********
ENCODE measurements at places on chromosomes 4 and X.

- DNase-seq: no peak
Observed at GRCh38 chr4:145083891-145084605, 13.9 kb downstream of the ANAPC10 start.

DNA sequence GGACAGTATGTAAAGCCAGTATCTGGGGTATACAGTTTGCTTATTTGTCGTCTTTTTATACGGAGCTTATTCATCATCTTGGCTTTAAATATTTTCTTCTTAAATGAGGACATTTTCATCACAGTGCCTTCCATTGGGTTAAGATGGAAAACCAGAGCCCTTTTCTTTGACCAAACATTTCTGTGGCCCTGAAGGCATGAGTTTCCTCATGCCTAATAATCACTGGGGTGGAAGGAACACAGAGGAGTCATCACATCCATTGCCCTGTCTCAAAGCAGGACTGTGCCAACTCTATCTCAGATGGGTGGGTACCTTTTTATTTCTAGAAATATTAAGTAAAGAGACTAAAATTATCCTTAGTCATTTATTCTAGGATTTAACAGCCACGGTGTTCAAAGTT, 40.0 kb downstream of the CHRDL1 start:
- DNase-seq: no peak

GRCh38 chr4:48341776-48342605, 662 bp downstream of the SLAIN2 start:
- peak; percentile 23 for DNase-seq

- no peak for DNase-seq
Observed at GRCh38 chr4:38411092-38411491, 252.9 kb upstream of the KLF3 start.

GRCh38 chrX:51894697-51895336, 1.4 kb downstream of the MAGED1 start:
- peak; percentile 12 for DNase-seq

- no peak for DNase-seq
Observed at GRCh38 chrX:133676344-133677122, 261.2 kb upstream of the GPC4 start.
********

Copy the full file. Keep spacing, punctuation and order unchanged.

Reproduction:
ENCODE measurements at places on chromosomes 4 and X.

- DNase-seq: no peak
Observed at GRCh38 chr4:145083891-145084605, 13.9 kb downstream of the ANAPC10 start.

DNA sequence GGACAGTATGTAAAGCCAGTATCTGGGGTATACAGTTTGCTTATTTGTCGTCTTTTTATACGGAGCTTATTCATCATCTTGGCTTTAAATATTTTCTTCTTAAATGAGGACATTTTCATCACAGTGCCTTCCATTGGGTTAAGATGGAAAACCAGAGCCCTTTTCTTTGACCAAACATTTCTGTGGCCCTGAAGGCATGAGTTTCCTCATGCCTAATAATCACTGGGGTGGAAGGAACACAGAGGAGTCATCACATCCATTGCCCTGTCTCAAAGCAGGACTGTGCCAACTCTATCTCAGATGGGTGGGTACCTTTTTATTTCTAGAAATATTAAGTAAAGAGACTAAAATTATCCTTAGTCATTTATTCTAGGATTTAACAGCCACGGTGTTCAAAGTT, 40.0 kb downstream of the CHRDL1 start:
- DNase-seq: no peak

GRCh38 chr4:48341776-48342605, 662 bp downstream of the SLAIN2 start:
- peak; percentile 23 for DNase-seq

- no peak for DNase-seq
Observed at GRCh38 chr4:38411092-38411491, 252.9 kb upstream of the KLF3 start.

GRCh38 chrX:51894697-51895336, 1.4 kb downstream of the MAGED1 start:
- peak; percentile 12 for DNase-seq

- no peak for DNase-seq
Observed at GRCh38 chrX:133676344-133677122, 261.2 kb upstream of the GPC4 start.